**The link between brain lesions and the progression of relapsing MS has not been confirmed.
In clinical trials of more than 600 people (301 in Study 1, 383 in Study 2) with relapsing MS, AVONEX was tested against a placebo, or “fake” treatment—a standard way to measure if a drug works as expected.
At the end of the 2-year clinical trial (Study 1), 78% of people taking AVONEX had no increase in disability, compared with 65% of people taking placebo.
People taking AVONEX were 37% less likely to have increased disability at 2 years.
In people who took AVONEX for the full 2-year study (Study 1), AVONEX reduced relapses by 32% compared with placebo.
When including the people enrolled in the study who didn’t take AVONEX for the full 2 years, AVONEX reduced relapses by 18% compared with placebo.
In the 3-year clinical study (Study 2) of people who had only experienced one flare-up,† people taking AVONEX were 44% less likely to have a second relapse at 3 years compared with people taking placebo.
In the 2-year study (Study 1), AVONEX reduced the number of gadolinium-enhanced (Gd+) lesions by 75% compared with the beginning of the study.††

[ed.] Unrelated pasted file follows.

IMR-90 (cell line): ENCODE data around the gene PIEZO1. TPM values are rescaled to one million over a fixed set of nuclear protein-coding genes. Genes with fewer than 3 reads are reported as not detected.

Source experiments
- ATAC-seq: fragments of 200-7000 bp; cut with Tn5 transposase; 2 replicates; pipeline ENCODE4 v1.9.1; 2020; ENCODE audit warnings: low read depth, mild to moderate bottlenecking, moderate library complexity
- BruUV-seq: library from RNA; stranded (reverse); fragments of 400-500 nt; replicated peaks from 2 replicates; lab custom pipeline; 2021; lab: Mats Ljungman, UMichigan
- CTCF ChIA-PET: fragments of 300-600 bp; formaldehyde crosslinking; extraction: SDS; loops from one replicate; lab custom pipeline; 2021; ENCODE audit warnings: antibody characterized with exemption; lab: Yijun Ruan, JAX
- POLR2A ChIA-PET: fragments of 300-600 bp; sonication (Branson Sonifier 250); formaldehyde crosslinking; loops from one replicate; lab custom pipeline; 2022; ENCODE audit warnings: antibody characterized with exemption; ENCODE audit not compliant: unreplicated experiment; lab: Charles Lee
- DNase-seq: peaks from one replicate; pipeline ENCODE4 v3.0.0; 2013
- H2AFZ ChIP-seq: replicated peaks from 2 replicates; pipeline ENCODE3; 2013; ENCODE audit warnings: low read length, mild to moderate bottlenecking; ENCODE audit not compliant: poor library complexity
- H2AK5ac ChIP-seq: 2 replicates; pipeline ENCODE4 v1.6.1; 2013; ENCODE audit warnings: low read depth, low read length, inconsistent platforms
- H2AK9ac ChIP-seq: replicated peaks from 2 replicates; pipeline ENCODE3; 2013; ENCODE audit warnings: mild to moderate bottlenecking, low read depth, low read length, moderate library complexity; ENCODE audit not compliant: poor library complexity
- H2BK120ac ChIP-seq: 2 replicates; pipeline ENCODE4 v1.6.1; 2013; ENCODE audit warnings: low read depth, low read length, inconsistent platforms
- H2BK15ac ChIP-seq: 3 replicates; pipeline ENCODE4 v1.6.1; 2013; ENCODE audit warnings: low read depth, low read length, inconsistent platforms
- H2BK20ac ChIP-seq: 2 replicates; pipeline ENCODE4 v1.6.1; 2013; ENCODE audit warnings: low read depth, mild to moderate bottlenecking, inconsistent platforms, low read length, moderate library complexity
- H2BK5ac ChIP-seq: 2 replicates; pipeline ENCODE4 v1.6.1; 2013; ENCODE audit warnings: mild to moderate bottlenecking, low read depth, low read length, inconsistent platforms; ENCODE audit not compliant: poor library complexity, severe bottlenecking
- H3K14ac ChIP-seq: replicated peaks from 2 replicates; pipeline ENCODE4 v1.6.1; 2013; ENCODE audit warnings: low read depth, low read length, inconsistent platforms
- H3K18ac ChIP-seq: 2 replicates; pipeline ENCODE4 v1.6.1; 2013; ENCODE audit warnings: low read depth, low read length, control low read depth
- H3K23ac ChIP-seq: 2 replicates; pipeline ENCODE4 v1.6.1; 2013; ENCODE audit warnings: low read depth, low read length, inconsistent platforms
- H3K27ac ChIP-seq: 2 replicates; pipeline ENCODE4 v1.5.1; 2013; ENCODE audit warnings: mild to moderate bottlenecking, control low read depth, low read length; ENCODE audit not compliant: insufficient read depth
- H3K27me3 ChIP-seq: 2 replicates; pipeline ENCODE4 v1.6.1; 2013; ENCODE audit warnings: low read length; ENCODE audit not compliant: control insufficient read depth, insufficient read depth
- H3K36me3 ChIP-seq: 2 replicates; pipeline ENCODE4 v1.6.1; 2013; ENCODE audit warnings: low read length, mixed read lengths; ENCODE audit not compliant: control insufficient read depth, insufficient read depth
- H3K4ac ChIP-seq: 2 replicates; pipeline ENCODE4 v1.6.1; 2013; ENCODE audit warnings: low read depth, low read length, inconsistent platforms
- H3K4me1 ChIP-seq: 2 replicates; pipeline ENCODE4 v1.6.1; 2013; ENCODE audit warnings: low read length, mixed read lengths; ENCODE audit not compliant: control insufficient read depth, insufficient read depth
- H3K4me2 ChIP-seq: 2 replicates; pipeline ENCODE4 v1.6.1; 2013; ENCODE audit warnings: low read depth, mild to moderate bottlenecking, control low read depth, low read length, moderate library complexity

In the 3-year study (Study 2), AVONEX reduced the size of T2 lesions by 91% compared with placebo at 18 months.
†A study of people who had experienced a first flare-up and had lesions consistent with MS on MRI. In this study a relapse was defined as 1) a new clinical sign of MS that differed from the patient’s presentation when they entered the study or 2) an increase of at least 1.5 Expanded Disability Status Scale (EDSS) points or 3) further worsening noted at 2 months or the patient withdrew before completing 2 months of treatment.
††The placebo group experienced a 30% reduction from baseline in the number of Gd+ lesions after 2 years.
*This information is an estimate derived from the use of information under license from the following IQVIA information service: IQVIA NPA® NBRx monthly data for the period March 2015–February 2021.